A hard time.
And I’m sure a lot of us had the firm belief – before actually getting children – that we would take advantage of the bilingual parenting, and the thousand and one positive effects of it as well – when it came to that. Living in a different country than our own expands our minds to other cultures and solutions, so it’s highly recommended (if at least for a while). Then you get kids, and you are still positive and enthusiastic – all the while you have a hard time keeping your eyes open. As those little feet start to run, not so subtle comments and advises might start to flow from “back home”. About remembering your roots, history of your nation, and gifting your beautiful mother language to the next generation.
Well, I for one, agree with them.
But why leave everything to one person? Let’s delegate here. I’d certainly would like to do all of the above, with the involvement of my parents and extended family – even friends with kids. It’s a big responsibility to be the sole language provider.
I say that, all the while I feel like I have been doing it all by the books (and will continue to do so):
- Talking in the second language at all times with the children.
- Reading in the second language every day.
- Playing a round of Q&A in the second language every now and then.
- Only watching TV-shows, movies in the second language.
- Having other children around can who only communicate with the second language (that’s a tough one).
- Taking trips and meeting with others who enjoy speaking that other language.
- Sending letters with snail mail to other Hungarian children who live abroad, in other countries.
But all this is not enough, as they are not forced to speak Hungarian with everyone. I’m not making them answer me only in Hungarian, because I want to communicate with whatever means we have. I want to teach the LOVE of this, the feeling of being understood, without the pressure “you have to say it right”. Am I nuts? Most probably.
Creating is always way out there beyond understanding
But I also don’t like the idea being left alone in this quest, all by myself, while it’s apparent that in mixed families it’s harder to keep the minority language alive. So family “back home” needs to step up.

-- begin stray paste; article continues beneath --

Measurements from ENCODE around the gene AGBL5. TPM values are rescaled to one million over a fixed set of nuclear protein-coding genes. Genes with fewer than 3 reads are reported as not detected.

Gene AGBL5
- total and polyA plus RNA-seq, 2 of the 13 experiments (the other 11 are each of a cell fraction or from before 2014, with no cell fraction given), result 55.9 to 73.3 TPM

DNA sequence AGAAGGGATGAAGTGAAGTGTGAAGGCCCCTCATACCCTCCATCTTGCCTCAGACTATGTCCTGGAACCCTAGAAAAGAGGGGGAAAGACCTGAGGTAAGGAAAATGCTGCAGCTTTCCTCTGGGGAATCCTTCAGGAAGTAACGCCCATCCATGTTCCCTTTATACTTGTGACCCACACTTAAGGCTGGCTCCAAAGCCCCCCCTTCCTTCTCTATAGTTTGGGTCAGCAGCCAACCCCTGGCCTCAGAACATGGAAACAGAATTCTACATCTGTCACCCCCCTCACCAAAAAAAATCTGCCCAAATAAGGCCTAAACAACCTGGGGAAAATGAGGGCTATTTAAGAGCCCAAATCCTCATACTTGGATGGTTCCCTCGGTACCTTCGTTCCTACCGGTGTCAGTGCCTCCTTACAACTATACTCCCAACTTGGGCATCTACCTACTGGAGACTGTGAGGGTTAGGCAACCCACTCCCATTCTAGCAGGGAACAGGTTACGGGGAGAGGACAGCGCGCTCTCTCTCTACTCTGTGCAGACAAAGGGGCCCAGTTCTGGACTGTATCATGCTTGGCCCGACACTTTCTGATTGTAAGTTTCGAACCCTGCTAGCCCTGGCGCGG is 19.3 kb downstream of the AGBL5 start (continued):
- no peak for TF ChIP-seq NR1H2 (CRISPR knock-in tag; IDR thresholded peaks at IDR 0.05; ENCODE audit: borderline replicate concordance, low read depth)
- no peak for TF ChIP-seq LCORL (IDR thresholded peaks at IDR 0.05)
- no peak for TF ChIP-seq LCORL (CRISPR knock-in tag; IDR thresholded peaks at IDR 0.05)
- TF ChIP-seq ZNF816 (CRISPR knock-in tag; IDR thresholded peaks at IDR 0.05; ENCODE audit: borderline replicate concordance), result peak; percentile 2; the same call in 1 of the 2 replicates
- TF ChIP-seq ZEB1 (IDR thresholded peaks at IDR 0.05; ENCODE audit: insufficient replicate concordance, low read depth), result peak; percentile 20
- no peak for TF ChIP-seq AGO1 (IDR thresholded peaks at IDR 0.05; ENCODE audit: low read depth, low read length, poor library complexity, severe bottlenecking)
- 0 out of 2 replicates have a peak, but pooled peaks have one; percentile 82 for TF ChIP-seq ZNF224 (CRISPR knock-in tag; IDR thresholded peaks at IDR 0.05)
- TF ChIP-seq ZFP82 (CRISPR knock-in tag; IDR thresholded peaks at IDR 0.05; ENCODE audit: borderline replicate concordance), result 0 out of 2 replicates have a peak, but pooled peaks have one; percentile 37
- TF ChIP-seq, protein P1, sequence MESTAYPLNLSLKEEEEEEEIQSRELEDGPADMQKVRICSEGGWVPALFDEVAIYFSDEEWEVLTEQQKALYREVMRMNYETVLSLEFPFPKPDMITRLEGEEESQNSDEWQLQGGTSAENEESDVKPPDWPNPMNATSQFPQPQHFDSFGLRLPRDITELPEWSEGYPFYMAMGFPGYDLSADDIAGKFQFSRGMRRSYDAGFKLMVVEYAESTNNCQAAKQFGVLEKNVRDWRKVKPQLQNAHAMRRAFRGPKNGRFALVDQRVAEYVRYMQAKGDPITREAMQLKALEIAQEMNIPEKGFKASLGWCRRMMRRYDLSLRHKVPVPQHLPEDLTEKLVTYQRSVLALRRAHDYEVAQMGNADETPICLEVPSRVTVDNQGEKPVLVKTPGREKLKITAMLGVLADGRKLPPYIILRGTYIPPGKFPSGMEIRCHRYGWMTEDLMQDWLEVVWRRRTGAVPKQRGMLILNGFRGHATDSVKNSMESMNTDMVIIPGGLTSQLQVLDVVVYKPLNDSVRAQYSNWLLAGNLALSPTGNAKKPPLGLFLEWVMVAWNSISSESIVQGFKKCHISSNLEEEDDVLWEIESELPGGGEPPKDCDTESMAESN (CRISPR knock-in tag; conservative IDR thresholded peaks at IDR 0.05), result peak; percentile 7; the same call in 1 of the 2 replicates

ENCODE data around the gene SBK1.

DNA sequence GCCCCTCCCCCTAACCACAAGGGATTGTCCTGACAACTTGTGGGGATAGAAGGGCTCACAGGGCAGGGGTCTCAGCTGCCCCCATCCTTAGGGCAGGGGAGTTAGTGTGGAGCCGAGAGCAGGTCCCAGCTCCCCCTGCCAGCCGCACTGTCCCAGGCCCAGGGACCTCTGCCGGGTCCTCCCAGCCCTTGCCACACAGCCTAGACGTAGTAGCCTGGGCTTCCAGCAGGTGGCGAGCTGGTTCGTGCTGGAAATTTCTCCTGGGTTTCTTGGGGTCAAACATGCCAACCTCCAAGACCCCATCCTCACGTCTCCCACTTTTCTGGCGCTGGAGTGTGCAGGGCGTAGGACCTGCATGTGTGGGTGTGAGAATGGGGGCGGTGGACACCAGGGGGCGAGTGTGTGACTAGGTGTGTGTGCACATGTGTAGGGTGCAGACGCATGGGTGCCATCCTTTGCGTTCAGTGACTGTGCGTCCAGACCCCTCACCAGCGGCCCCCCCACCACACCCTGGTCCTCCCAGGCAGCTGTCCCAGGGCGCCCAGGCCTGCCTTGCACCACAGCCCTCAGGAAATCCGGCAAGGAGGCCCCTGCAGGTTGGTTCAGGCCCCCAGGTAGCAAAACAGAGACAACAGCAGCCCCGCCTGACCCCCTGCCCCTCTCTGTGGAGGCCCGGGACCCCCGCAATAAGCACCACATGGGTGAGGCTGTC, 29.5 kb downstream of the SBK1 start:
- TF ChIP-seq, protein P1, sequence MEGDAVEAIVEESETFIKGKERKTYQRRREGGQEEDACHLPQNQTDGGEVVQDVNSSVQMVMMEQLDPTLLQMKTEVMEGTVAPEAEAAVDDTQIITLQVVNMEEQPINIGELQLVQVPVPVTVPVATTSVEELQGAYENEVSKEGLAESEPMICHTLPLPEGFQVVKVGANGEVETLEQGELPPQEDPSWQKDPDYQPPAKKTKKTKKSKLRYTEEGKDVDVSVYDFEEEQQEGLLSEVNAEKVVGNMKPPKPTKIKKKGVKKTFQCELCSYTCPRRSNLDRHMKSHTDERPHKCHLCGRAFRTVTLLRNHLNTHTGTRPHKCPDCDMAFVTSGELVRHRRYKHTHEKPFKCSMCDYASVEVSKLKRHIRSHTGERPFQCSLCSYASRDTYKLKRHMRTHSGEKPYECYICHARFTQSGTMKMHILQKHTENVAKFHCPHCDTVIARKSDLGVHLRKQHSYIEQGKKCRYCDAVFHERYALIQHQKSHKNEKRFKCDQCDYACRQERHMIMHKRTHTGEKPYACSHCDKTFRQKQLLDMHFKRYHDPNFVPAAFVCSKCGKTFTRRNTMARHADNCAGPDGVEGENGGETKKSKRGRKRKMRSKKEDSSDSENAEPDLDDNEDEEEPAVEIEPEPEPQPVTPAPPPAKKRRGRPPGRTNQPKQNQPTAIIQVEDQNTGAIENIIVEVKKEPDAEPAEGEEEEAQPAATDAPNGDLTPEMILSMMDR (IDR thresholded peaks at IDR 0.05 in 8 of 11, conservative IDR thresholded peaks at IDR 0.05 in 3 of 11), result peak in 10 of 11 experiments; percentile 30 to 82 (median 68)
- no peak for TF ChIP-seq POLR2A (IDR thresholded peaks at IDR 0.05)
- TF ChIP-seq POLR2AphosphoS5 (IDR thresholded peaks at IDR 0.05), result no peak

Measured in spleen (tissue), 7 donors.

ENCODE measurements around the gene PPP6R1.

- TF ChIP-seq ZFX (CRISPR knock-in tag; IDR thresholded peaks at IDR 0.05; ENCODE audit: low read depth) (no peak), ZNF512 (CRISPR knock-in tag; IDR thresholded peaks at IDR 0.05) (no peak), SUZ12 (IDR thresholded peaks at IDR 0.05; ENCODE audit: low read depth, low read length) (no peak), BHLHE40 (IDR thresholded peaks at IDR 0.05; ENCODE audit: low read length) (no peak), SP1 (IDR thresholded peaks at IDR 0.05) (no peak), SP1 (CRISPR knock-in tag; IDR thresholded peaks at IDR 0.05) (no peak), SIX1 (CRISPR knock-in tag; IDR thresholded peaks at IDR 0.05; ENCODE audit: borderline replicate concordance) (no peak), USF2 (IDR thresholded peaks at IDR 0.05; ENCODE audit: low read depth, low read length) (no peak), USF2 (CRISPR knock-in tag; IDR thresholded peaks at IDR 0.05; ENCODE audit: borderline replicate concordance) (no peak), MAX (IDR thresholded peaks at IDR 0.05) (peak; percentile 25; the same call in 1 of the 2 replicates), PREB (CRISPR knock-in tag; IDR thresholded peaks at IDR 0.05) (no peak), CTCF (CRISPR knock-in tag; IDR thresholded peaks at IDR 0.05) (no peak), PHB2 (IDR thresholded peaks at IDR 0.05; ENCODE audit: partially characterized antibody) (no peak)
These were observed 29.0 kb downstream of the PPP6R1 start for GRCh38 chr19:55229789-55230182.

But how, right? Distance is at play here, grandparents (at least my parents) find more than enough reasons not to travel, and with school being mandatory from age 5, we are also bound to dates.
Well, I’m not slowing down just because of some rocks on the road. Lately I’ve been asking around a number of Hungarian mothers living abroad as I felt the time has come for us to focus and try something new. They were big help – everyone had theories 🙂 We just throw ourselves in deep water, and we see how this will turn out – because so far there was only talk. Now comes action.
The first step is as follows:
- My parents do come to visit, and on a couple of days they take our daughters with them
- The kids and grandparents will be immersed into their little Hungarian bubble for a couple of days, and…
- A very good friend of mine and her own daughter will come to our house – and we all spend a couple of days together.
This is how it’s going to go down in the spring holiday, and we are all psyched. It’s really exciting for me, my parents, my friend. The kids of course (!) are more than okay with this, it’s actually funny, we talked about it like it was the most normal thing in the world. Of course they know everyone well now, do fly like birds, and have been practicing sleepovers for two-three nights with oma and opa. So, it’s all good.
When this first tryout works, we’ll go for the longer immersions:
- a week in the summer holidays, later two,
- an exchange later on with my friends and their kids,
- the focus here is on kids with whom the only mutual language is Hungarian. Those pen pals are in for a treat – they can be exchange students at our house, without all the usual bureaucracy.
All in the name of the second language.
Past experiences and the bright future
Myself, I remember I had relatives relatively far from home as a kid, so once (!) we’ve spent a week there with my sister without “papa-mama”. That was fun, although we were also older, maybe 8-10 years. And there were no language barriers, but it’s always exciting being without parents, isn’t it? It must have been fun for my parents too 😉
Being Hungarian means being restless and impatient for life, so (along with my parents) we can’t wait that long. My girls are now 5 and 6,5 years – and although they are super verbal (the older is speaking since she grew lips), and they do understand just about everything you throw at them in Hungarian, speaking is a different matter.
What are your practices, dear fellow mothers of the bilingual realm? Let me know in the comments! Talk about theories, your practices, experiences – I’d love to read your wisdom.